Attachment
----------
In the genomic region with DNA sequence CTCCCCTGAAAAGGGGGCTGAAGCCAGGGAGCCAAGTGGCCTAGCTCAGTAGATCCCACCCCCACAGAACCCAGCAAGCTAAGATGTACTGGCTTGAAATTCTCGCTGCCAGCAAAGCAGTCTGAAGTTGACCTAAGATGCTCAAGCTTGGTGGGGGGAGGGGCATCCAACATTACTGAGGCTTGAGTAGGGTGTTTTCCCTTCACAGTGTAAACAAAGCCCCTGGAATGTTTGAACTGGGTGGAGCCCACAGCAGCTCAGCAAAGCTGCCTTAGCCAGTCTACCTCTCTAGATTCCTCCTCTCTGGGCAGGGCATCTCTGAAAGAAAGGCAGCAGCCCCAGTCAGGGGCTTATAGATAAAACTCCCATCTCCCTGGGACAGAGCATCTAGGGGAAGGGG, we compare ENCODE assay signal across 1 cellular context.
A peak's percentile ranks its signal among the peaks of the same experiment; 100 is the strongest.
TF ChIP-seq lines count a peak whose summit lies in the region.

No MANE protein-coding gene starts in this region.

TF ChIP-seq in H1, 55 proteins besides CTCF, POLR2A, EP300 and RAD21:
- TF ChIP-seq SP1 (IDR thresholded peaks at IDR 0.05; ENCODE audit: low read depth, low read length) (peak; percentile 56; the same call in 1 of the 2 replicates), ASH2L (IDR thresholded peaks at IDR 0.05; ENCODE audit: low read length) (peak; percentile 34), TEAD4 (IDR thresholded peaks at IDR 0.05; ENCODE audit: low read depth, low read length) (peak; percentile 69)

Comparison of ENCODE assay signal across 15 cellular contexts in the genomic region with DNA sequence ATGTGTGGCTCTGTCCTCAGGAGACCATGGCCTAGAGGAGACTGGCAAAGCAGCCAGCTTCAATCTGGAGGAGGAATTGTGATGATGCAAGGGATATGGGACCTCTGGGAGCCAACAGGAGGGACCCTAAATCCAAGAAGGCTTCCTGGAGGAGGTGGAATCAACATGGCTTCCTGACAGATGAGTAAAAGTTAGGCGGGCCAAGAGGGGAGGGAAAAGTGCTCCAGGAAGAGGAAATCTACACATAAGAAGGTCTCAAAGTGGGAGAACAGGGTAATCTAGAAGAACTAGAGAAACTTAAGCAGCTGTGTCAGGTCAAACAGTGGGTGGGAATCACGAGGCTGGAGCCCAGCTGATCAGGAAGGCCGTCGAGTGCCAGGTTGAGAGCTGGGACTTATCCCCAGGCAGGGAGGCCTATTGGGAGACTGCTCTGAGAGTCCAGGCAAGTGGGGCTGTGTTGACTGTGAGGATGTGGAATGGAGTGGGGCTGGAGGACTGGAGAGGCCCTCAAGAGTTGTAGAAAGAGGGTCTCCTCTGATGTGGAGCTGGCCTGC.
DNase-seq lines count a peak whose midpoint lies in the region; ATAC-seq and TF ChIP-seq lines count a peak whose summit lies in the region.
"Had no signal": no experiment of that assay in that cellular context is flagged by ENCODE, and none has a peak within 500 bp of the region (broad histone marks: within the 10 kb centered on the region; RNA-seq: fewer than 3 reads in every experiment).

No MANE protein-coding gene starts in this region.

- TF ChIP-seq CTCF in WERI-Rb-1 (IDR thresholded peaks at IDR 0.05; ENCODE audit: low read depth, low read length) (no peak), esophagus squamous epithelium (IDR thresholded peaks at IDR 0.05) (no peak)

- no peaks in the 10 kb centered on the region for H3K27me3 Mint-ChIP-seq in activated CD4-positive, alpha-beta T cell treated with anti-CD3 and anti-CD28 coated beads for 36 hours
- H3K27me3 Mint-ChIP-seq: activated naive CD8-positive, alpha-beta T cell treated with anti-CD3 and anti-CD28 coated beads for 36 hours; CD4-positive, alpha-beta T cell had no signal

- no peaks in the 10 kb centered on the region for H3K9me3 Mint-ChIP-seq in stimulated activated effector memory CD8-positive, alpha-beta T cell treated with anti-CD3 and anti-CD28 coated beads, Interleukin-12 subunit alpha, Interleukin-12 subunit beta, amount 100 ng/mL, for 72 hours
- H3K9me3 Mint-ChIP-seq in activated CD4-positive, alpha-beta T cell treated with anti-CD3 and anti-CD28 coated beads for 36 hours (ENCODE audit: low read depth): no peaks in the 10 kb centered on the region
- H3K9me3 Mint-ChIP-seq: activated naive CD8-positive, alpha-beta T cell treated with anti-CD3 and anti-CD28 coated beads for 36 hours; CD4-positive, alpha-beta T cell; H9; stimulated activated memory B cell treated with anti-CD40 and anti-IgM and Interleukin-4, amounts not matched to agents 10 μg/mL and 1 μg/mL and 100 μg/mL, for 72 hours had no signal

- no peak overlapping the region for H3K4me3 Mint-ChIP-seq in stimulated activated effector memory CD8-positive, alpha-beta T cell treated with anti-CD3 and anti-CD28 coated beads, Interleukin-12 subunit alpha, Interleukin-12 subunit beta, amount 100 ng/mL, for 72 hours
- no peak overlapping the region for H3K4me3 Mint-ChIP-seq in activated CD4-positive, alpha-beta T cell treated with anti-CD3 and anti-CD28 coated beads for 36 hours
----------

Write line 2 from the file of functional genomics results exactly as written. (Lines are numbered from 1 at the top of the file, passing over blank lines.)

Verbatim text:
A peak's percentile ranks its signal among the peaks of the same experiment; 100 is the strongest.